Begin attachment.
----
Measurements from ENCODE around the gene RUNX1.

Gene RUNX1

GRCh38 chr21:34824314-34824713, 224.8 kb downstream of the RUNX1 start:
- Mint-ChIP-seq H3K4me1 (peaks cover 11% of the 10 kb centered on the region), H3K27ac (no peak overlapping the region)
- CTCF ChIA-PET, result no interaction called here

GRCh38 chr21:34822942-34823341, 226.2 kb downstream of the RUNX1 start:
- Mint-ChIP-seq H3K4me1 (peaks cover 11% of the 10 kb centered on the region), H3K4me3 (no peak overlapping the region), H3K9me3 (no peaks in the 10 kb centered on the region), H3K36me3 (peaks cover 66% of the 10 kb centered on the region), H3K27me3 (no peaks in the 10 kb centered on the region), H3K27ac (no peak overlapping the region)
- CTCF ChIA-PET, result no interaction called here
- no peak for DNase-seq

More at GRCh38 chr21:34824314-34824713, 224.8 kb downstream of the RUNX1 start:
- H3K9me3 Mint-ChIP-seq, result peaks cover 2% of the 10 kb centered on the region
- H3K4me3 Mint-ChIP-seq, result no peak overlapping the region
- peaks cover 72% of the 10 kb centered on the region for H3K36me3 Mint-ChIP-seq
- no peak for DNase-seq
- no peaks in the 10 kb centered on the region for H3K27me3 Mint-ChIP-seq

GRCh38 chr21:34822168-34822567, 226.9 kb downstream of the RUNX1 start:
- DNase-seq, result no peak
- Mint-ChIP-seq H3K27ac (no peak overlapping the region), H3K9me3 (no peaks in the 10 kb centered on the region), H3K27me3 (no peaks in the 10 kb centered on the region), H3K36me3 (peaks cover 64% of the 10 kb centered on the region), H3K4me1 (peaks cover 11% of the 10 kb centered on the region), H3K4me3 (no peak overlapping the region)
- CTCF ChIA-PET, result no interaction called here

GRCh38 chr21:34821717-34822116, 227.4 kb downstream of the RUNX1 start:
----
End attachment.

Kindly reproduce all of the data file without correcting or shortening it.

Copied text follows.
Measurements from ENCODE around the gene RUNX1.

Gene RUNX1

GRCh38 chr21:34824314-34824713, 224.8 kb downstream of the RUNX1 start:
- Mint-ChIP-seq H3K4me1 (peaks cover 11% of the 10 kb centered on the region), H3K27ac (no peak overlapping the region)
- CTCF ChIA-PET, result no interaction called here

GRCh38 chr21:34822942-34823341, 226.2 kb downstream of the RUNX1 start:
- Mint-ChIP-seq H3K4me1 (peaks cover 11% of the 10 kb centered on the region), H3K4me3 (no peak overlapping the region), H3K9me3 (no peaks in the 10 kb centered on the region), H3K36me3 (peaks cover 66% of the 10 kb centered on the region), H3K27me3 (no peaks in the 10 kb centered on the region), H3K27ac (no peak overlapping the region)
- CTCF ChIA-PET, result no interaction called here
- no peak for DNase-seq

More at GRCh38 chr21:34824314-34824713, 224.8 kb downstream of the RUNX1 start:
- H3K9me3 Mint-ChIP-seq, result peaks cover 2% of the 10 kb centered on the region
- H3K4me3 Mint-ChIP-seq, result no peak overlapping the region
- peaks cover 72% of the 10 kb centered on the region for H3K36me3 Mint-ChIP-seq
- no peak for DNase-seq
- no peaks in the 10 kb centered on the region for H3K27me3 Mint-ChIP-seq

GRCh38 chr21:34822168-34822567, 226.9 kb downstream of the RUNX1 start:
- DNase-seq, result no peak
- Mint-ChIP-seq H3K27ac (no peak overlapping the region), H3K9me3 (no peaks in the 10 kb centered on the region), H3K27me3 (no peaks in the 10 kb centered on the region), H3K36me3 (peaks cover 64% of the 10 kb centered on the region), H3K4me1 (peaks cover 11% of the 10 kb centered on the region), H3K4me3 (no peak overlapping the region)
- CTCF ChIA-PET, result no interaction called here

GRCh38 chr21:34821717-34822116, 227.4 kb downstream of the RUNX1 start: